The word “yet” is critical.
“If you don’t have a problem with heroin in your community now, you will,” Van Horn said. “… The federal government is finally recognizing that this is an issue, and they will start cracking down on prescription medication which in turn means heroin use will skyrocket. If you can’t get the pills, heroin will be available.”
The federal government has begun setting limits on prescriptions, and refill, in an effort to begin preventing pills from getting to the streets.
In Kansas, there is a system called K-TRACs. According to the Kansas Board of Pharmacy, the system requires pharmacies dispensing in, and into, the state of Kansas to report all schedule controlled substance prescriptions and drugs of concern.
That can be used to check a patient history. Kvas said that can lead to doctors not writing a new prescription.
“Providers can log on and see, for example, that John Smith has had 100 prescriptions this year,” Kvas said. “Typically our doctor will go back and (confront a patient). … Through K-TRACs there is accountability and we can see that things have been picked up under their name.”
The medical center has also made changes to how prescriptions are handled to try and make prescriptions more secure and unalterable. They, along with area pharmacies, found falsified prescriptions.
Beaton said education is important as well — namely because of how many of those ending up addicted started taking the drugs for valid reasons.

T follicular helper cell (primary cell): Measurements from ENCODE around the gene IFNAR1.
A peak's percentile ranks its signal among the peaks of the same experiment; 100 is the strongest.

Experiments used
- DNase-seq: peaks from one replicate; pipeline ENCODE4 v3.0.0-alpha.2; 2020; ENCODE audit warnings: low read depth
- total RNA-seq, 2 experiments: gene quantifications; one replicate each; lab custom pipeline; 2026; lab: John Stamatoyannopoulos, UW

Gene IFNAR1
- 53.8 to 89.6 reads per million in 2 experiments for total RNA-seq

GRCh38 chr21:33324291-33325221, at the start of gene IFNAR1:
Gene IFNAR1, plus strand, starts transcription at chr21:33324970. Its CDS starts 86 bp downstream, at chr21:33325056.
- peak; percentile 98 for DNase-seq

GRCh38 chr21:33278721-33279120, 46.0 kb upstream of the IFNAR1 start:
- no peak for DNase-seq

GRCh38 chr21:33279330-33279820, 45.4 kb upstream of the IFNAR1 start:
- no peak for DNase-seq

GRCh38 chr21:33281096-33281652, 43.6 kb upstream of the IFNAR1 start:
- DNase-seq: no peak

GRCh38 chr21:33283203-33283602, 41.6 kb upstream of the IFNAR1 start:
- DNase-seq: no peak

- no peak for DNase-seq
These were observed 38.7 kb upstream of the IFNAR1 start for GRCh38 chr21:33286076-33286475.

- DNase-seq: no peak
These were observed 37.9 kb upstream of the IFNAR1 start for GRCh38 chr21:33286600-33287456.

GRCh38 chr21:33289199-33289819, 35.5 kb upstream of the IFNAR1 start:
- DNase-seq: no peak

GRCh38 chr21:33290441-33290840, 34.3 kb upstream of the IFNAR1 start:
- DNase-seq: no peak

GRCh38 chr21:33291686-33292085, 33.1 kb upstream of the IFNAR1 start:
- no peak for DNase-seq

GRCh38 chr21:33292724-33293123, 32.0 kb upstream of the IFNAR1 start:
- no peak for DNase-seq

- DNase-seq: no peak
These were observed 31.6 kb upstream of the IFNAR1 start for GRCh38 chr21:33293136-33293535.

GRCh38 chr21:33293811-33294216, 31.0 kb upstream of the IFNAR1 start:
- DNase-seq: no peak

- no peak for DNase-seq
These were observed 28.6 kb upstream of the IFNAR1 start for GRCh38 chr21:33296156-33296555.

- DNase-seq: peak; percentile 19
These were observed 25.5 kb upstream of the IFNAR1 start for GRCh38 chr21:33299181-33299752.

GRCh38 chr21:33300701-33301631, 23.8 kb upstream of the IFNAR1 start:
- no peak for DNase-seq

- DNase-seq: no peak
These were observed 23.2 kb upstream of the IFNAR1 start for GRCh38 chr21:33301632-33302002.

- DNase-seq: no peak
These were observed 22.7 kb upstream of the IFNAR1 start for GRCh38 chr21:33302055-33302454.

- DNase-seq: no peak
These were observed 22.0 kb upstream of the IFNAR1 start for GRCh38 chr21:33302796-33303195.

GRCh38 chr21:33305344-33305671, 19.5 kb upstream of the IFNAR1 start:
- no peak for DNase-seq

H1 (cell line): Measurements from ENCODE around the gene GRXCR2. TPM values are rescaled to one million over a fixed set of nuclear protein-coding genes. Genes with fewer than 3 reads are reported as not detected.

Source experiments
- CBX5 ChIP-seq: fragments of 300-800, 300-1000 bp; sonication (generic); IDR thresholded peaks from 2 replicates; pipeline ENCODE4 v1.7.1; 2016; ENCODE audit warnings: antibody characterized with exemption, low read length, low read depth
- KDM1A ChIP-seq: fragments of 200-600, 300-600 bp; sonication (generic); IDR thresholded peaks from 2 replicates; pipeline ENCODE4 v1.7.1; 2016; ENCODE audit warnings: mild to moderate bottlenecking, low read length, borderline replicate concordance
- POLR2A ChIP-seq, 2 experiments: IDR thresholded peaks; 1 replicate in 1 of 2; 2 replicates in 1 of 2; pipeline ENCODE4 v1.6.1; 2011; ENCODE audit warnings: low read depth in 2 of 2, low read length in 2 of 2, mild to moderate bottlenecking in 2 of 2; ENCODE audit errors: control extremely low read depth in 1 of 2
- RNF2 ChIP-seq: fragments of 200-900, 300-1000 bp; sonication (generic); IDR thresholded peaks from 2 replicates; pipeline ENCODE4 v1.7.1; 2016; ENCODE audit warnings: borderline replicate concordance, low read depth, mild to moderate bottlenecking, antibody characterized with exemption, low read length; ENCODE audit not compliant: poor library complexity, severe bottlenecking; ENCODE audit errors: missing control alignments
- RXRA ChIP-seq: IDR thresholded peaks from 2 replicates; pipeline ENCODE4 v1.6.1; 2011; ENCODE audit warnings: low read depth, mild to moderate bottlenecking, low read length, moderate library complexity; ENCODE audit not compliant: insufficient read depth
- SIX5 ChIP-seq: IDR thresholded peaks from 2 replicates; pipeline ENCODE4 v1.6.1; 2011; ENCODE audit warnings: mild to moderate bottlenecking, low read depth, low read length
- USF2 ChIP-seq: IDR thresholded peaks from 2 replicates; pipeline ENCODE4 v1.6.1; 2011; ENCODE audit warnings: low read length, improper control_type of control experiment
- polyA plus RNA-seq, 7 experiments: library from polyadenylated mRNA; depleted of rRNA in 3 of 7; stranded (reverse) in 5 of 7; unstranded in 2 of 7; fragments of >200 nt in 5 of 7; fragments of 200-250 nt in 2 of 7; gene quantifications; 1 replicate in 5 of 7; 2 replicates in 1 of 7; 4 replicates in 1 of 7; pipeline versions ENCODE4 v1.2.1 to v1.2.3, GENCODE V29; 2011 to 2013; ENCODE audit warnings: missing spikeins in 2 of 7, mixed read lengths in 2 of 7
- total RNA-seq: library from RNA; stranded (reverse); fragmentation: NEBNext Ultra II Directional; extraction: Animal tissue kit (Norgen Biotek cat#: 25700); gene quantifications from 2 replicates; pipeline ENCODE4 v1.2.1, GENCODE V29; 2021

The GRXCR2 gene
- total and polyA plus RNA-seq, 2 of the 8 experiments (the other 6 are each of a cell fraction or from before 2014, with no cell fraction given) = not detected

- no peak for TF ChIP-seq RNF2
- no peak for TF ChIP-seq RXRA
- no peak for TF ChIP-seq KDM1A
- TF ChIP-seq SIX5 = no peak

“When people are prescribed these things (they need to know) when things are not going how they should be, and how long they should be on them,” Beaton said. “They need to know about the problem. I have an information sheet I have worked up.”
That sheet contains statistics and how to reach out for help when a patient suspects an addiction.
Difficulty in treatment
Addiction to opioids is difficult to treat — with patients often relapsing and using the drugs again after treatment.
“People come to us looking for help,” Kvas said. “They tell the story that their life is falling apart. … I can tell you realistically they will be back. Almost always, a part of that story is that they have already been to six programs.”
One of the challenges, Beaton said, comes at the hands of insurance companies.
According to Beaton, often insurance companies do not approve payment for enough treatment and counseling to really deal with an opioid addiction.
“We do not get a lot of time (for treatment). The insurance climate is not really great when you consider opiates,” Beaton said. “Even though there is this epidemic, strictly opiate addictions do not get as much time as alcohol or (other drugs) because they do not have a life-threatening withdrawal. … We struggle to get a couple of weeks. You can get them feeling a little better and some coping skills, but you go right back into the environment with the stressors.”
It is returning back to that old life, in Beaton’s mind too quickly, that makes treatment and care difficult and leads to relapse.
Murphy said a change of environment — changing a social circle and who a person associates with, is an important part of recovery.
“They may have a period of six months to a year that things are really great for them,” Kvas said. “But life falls apart again, and they don’t have that crutch to rely on. This is a continual pattern that is familiar where they don’t get out of that socioeconomic spot that is really tough on them.”
About this story
Regular news reports have come out about a national opioid crisis, and this week President Donald J. Trump declared the crisis a national emergency. The Kansan wanted to know what is happening in Harvey County. Chad Frey sought out several local voices in the medical field and law enforcement.
Why this is important
Overdosing on opioids can be deadly, and Newton Police have investigated deaths by opioids recently. In addition, the use of a prescription drug by someone it is not prescribed to is a crime, as is the sale of opioids. This national problem is growing in Newton.